The fact that Oakwood Temporary Housing’s procurement portal and data analysis solution even exists is a testament to a growing trend in business: the role customers play in spurring IT innovation.
More than ever, especially in business-to-business settings, customers have a louder voice in getting suppliers to make it easier to conduct business with them. And in the case of Oakwood, it was the loud voice of the company’s biggest customer that led to the creation of Oakwood’s solution.
It was spring 2008, and Oakwood was already thinking about ways to package the abundant data analysis it was generating as a way to create more value for its customers. It was at this time that the customer in question came to Oakwood with a highly motivating ultimatum. “They came to us and said, ‘We really want to take a look at the services you provide for us, and we want to put an e-commerce procurement platform in that will help us really take advantage of the overall market offering so that we can make sure we’re best serving all of our clients,’” recalls Chris Ahearn, senior vice president of corporate sales and marketing at Oakwood.
Although Ahearn’s description sounds innocent enough, make no mistake—there was a veiled threat in the request. And given that other, smaller suppliers were scrambling to try to meet the customer’s request, Ahearn knew that Oakwood was the right company to make it happen. “They really wanted to go with us because they knew that we could deliver, because we’d always delivered on programs that we’d developed for them in the past.”
What followed was a textbook case of IT collaboration. Ahearn, Oakwood’s executive sponsor on the project, assembled a small team to work with the customer on requirements. Meanwhile, the customer also named an executive sponsor and made a number of users available as a sort of focus group. Plus, the customer’s vice president of procurement drove the timeline of the process, managing contracts and generally making sure the system was finished on time. Even partner suppliers were involved sporadically. “It was a very cross-functional effort,” says Ahearn.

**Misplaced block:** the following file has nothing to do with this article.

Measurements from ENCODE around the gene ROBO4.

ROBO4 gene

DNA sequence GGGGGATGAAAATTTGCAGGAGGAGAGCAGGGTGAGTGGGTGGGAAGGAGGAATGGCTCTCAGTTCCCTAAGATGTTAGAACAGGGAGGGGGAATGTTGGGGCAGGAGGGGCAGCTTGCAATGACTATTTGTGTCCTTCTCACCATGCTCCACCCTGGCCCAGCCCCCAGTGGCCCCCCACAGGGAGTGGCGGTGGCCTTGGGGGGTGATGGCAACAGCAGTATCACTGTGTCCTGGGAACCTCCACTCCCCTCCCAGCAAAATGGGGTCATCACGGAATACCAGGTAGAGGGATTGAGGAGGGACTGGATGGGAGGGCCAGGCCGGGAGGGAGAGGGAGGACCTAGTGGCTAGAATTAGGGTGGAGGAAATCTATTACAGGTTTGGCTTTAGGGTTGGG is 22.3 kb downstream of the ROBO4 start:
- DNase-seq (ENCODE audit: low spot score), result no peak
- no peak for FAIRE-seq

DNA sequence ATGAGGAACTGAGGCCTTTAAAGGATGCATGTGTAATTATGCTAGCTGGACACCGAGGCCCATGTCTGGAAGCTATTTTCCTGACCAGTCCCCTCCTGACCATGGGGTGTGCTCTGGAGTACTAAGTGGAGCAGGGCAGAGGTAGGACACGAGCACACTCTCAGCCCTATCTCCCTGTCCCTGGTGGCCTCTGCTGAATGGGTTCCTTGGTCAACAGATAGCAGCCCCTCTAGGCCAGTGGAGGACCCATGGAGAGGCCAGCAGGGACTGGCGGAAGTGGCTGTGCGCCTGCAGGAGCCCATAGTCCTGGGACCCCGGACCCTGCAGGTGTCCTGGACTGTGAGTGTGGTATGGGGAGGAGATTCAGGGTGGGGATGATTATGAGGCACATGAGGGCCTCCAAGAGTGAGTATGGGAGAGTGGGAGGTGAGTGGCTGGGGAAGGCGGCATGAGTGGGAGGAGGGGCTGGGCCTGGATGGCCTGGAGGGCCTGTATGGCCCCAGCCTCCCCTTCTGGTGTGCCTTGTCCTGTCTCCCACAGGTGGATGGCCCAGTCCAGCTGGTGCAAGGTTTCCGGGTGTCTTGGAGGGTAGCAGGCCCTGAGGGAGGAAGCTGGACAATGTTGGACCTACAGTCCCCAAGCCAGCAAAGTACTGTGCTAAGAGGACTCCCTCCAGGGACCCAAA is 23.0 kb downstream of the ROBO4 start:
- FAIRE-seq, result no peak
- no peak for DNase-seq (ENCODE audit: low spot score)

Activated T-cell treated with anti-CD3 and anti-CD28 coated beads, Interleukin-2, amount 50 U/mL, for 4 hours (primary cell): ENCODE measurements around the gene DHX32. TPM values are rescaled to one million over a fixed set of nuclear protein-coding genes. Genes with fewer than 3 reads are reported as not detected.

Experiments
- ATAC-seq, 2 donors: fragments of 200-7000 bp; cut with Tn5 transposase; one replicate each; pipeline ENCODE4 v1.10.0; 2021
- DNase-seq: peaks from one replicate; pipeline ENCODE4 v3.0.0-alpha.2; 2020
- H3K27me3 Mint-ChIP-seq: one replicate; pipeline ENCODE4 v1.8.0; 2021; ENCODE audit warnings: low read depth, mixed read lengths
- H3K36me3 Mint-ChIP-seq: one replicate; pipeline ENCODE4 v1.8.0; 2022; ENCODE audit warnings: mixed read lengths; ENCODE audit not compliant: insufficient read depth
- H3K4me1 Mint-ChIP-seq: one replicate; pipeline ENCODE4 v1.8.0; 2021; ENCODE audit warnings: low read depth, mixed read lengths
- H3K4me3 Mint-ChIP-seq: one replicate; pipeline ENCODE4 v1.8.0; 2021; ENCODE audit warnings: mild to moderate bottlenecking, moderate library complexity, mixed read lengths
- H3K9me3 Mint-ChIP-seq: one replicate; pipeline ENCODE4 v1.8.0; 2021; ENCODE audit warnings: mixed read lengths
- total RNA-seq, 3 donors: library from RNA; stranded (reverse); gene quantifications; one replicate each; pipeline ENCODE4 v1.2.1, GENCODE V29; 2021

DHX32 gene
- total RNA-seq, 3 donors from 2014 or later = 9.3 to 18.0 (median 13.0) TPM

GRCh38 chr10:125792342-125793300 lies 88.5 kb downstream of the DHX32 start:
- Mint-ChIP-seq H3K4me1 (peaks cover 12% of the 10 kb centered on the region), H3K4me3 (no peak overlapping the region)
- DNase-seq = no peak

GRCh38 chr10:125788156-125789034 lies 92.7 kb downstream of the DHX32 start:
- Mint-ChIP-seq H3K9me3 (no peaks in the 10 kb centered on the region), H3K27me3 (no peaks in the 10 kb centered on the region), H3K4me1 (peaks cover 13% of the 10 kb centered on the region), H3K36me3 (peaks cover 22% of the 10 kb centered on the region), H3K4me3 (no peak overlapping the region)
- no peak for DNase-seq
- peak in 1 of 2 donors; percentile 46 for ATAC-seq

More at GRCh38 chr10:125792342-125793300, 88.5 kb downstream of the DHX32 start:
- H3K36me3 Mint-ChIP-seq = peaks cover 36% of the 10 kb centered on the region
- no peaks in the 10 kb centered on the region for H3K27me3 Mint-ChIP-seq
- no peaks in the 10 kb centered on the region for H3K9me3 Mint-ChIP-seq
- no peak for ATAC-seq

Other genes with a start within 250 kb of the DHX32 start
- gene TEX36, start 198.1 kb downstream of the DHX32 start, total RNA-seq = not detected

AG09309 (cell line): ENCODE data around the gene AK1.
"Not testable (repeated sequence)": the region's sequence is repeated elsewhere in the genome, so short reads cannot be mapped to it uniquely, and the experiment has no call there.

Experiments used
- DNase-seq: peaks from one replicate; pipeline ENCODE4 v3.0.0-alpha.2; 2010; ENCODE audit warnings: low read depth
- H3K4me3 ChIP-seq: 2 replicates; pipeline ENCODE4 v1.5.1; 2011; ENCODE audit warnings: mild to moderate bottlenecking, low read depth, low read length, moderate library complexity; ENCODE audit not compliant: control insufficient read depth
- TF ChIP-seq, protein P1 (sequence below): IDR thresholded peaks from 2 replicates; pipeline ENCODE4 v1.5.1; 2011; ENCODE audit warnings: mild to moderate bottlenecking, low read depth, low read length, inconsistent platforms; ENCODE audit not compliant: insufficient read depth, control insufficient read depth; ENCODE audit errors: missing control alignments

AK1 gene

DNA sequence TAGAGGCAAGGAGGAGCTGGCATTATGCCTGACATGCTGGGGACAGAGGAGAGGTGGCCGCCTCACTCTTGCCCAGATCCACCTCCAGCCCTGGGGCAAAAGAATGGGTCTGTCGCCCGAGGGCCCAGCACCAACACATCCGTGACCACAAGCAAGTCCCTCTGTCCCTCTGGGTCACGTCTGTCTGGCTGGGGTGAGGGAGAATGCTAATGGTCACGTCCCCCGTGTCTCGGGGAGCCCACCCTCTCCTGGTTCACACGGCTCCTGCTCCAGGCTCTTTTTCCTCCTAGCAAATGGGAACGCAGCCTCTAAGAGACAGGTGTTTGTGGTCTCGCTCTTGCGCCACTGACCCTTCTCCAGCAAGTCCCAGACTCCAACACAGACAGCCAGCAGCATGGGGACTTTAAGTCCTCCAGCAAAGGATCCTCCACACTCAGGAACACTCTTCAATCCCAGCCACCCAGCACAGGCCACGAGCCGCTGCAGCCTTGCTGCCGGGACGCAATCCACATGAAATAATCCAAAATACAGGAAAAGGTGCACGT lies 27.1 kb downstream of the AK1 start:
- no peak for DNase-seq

Such collaborative IT innovation efforts are becoming more commonplace as cheaper, more efficient technology becomes the norm and as customers gain increasingly powerful voices with their suppliers, says Jon Doherty, a member of the Technical Insights Group for research and consulting firm Frost & Sullivan.
Giant companies “can still make their supply chain bend at their will,” says Doherty, so it’s no surprise that Oakwood’s largest customer exerted such influence. Likewise, as the dominant player in its industry, Oakwood was the most likely suspect to build something, and the decision to roll out customized versions of that solution for customers, partners, and even industries—thus expanding its influence—is a smart move, Doherty says. “If you’re the big behemoth, and you set up this technology, you want to get as much reuse as possible,” he says. “It might open up new doors to new revenue that you didn’t have before.”
The possibility for opening up new business opportunities was a big driver for Oakwood. “Do you want to be the company that strategically is on the other end of other systems,” asks Ahearn, “or do you want to be the company that owns the volume coming in, so that you can begin to dictate a little bit about what goes on in the market?”
For Oakwood, the choice was simple: innovate at the behest of its largest customer or watch the business walk out the door.